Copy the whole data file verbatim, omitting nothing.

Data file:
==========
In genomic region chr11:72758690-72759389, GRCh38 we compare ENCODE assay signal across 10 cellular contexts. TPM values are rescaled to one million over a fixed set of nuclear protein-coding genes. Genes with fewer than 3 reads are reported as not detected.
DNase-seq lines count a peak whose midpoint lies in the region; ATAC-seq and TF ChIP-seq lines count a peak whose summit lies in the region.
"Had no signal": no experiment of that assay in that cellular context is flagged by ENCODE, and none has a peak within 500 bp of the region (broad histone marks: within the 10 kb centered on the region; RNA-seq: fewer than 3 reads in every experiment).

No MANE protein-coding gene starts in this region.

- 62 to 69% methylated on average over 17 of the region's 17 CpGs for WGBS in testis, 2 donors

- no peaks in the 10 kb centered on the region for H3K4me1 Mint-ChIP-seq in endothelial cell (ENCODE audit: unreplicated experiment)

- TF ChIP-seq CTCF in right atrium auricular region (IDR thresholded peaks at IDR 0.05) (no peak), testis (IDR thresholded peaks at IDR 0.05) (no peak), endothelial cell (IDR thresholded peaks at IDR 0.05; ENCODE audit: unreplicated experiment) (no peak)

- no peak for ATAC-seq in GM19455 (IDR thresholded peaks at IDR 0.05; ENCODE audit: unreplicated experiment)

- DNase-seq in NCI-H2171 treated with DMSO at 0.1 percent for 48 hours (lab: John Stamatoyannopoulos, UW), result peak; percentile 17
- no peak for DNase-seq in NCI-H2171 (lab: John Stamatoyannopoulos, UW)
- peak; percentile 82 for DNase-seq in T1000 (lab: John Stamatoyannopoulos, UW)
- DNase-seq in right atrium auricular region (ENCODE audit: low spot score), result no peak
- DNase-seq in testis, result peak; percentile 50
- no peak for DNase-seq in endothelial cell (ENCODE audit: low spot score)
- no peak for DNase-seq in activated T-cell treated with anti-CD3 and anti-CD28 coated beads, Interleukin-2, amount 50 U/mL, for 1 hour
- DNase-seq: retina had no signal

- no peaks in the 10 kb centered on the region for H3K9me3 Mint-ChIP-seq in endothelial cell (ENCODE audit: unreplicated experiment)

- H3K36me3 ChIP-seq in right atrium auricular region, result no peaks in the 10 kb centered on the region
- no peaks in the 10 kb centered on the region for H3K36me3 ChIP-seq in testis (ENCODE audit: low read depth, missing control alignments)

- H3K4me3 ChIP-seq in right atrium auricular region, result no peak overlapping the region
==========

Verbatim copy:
In genomic region chr11:72758690-72759389, GRCh38 we compare ENCODE assay signal across 10 cellular contexts. TPM values are rescaled to one million over a fixed set of nuclear protein-coding genes. Genes with fewer than 3 reads are reported as not detected.
DNase-seq lines count a peak whose midpoint lies in the region; ATAC-seq and TF ChIP-seq lines count a peak whose summit lies in the region.
"Had no signal": no experiment of that assay in that cellular context is flagged by ENCODE, and none has a peak within 500 bp of the region (broad histone marks: within the 10 kb centered on the region; RNA-seq: fewer than 3 reads in every experiment).

No MANE protein-coding gene starts in this region.

- 62 to 69% methylated on average over 17 of the region's 17 CpGs for WGBS in testis, 2 donors

- no peaks in the 10 kb centered on the region for H3K4me1 Mint-ChIP-seq in endothelial cell (ENCODE audit: unreplicated experiment)

- TF ChIP-seq CTCF in right atrium auricular region (IDR thresholded peaks at IDR 0.05) (no peak), testis (IDR thresholded peaks at IDR 0.05) (no peak), endothelial cell (IDR thresholded peaks at IDR 0.05; ENCODE audit: unreplicated experiment) (no peak)

- no peak for ATAC-seq in GM19455 (IDR thresholded peaks at IDR 0.05; ENCODE audit: unreplicated experiment)

- DNase-seq in NCI-H2171 treated with DMSO at 0.1 percent for 48 hours (lab: John Stamatoyannopoulos, UW), result peak; percentile 17
- no peak for DNase-seq in NCI-H2171 (lab: John Stamatoyannopoulos, UW)
- peak; percentile 82 for DNase-seq in T1000 (lab: John Stamatoyannopoulos, UW)
- DNase-seq in right atrium auricular region (ENCODE audit: low spot score), result no peak
- DNase-seq in testis, result peak; percentile 50
- no peak for DNase-seq in endothelial cell (ENCODE audit: low spot score)
- no peak for DNase-seq in activated T-cell treated with anti-CD3 and anti-CD28 coated beads, Interleukin-2, amount 50 U/mL, for 1 hour
- DNase-seq: retina had no signal

- no peaks in the 10 kb centered on the region for H3K9me3 Mint-ChIP-seq in endothelial cell (ENCODE audit: unreplicated experiment)

- H3K36me3 ChIP-seq in right atrium auricular region, result no peaks in the 10 kb centered on the region
- no peaks in the 10 kb centered on the region for H3K36me3 ChIP-seq in testis (ENCODE audit: low read depth, missing control alignments)

- H3K4me3 ChIP-seq in right atrium auricular region, result no peak overlapping the region